It’s been more than a century since the Wright Brothers’ 12-second, 120-feet flight but in this relatively short space of time, flight and the infrastructures around it have changed beyond recognition. Airports were once glorified barns (hangars if you wanted to sound posh) and the average plane is more than twice the length of that first flight. So, what can we expect from airports in the next few decades?
From glorified barns to mini-cities in their own rights, airports are a modern phenomenon and they reflect social changes and human evolution as much as fashion, medicine and politics. Architects, social scientists, psychologists and building companies like Lagan Construction Group collaborate to create these hubs. This is what we may see when we turn up for our flights in years to come.
Originally, flying was just for the wealthy, but even the rich had to make do with sheds – for a while. Then when the jet age started after World War II, airports started to change and to evolve alongside the vehicles they were built for. By the seventies, cheaper air travel meant more passengers and so airports sprang up everywhere, but mainly in the dreaded “big box” style – they were safe, stopped travellers from being rained on and even sold a few goods. They were a bit rubbish, though…
A touch of style
The first stylish airports came about in the 1990s, with Denver International leading the way with a white fabric, peaked roof. Finally, the airport itself became an object of interest to architects and designers.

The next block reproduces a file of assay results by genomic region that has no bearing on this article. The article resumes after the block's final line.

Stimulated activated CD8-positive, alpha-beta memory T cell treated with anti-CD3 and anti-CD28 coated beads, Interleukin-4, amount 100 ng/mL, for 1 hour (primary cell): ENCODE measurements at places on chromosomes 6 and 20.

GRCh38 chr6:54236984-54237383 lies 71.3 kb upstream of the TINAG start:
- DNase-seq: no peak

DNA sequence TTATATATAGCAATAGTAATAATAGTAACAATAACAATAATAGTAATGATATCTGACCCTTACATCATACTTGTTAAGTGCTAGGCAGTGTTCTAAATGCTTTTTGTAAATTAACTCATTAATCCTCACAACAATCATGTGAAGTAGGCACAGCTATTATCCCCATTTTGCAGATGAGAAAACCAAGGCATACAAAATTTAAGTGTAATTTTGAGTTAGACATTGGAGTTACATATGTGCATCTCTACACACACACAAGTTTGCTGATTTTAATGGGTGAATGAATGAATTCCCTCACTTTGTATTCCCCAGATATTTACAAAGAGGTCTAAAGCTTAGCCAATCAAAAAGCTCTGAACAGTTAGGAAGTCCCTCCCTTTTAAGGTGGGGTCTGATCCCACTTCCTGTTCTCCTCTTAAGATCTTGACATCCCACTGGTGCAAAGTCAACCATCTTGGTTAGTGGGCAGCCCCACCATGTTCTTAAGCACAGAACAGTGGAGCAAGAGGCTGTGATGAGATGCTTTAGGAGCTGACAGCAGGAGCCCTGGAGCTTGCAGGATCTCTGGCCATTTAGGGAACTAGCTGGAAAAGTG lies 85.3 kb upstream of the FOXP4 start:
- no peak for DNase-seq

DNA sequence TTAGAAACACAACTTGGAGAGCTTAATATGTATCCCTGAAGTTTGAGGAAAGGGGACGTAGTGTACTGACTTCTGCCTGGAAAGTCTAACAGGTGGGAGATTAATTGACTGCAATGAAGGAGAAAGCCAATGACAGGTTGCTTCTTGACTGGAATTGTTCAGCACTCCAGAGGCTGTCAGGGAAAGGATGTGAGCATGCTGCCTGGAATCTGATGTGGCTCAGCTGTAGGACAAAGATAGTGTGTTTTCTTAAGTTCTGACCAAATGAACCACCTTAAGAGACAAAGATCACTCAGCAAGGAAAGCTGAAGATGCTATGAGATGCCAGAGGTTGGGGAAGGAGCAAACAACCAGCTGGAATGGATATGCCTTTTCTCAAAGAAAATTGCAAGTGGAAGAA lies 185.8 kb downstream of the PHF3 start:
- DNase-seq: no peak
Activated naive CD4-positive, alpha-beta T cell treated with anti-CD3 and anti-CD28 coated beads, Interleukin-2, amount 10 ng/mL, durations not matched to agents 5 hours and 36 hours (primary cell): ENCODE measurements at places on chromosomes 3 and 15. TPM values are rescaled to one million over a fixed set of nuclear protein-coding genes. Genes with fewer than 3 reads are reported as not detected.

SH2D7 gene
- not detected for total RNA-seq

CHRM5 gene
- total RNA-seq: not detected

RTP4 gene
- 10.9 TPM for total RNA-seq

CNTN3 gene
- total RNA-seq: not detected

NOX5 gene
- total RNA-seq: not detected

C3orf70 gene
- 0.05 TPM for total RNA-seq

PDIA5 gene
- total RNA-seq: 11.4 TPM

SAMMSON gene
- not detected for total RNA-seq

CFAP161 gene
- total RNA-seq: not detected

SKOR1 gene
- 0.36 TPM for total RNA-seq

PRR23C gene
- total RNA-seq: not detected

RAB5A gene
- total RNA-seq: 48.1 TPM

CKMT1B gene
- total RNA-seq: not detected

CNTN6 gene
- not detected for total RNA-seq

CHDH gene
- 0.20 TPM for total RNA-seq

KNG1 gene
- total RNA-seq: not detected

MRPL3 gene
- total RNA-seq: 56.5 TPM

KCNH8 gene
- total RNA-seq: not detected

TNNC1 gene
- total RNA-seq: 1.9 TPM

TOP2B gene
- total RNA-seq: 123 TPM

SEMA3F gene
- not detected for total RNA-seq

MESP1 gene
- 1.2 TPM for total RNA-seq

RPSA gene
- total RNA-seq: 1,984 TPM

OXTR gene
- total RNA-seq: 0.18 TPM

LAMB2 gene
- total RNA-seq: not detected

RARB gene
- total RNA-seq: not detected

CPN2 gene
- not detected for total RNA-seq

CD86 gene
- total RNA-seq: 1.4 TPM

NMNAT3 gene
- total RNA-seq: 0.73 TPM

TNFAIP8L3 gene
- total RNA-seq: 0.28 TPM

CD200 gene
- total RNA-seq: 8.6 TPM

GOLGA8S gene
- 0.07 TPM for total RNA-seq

Airports are also good for business
International flights and private jet services boost the local economies – for every daily return flight from LAX, around $620 million is generated annually, with around $250 million in local wages. This includes cleaners and shop staff, not just cabin crew. It’s expected that by the end of the decade, most revenue from airports will be non-aeronautical – car parks, shops, dry cleaners, massage booths, hotels and so on will outweigh the revenue from the flights themselves.
Around half of the world’s population lives in cities already and what’s been seen in recent decades is that when an airport is built next to an existing city, another city grows around it. Airports attract jobs, which attract people, which attracts light rail systems, taxis, buses, even boats in some regions. Airports become, quite literally, hubs of humanity.
The airport as battery
Most airports are fairly flat structures, so it’s not hard to imagine them with big solar arrays. There’s also the possibility of wind power and even people-power! Every day, thousands of people pass through an airport and if some of the kinetic energy from their footsteps can be harnessed, that’s a serious source of power right there.
The third space
There used to be work and home, with the commute in between, but increasingly people are embracing the so-called third space, which combines elements of the two. Airports are a prime ground for the third space, as they’re big, well-serviced and increasingly comfortable and multi-functional. Some people travel for work a great deal, or have families that are spread across the globe, so airports form a huge part of their lives. With more than 1.5 billion people a year using airports, it’s easy to see how these buildings can become a second home. In some airports you can get married, play golf and even learn the piano, so it’s not inconceivable that far-flung families may decide to converge on an airport that’s central to them all to spend a few days together.
Founder Dinis Guarda
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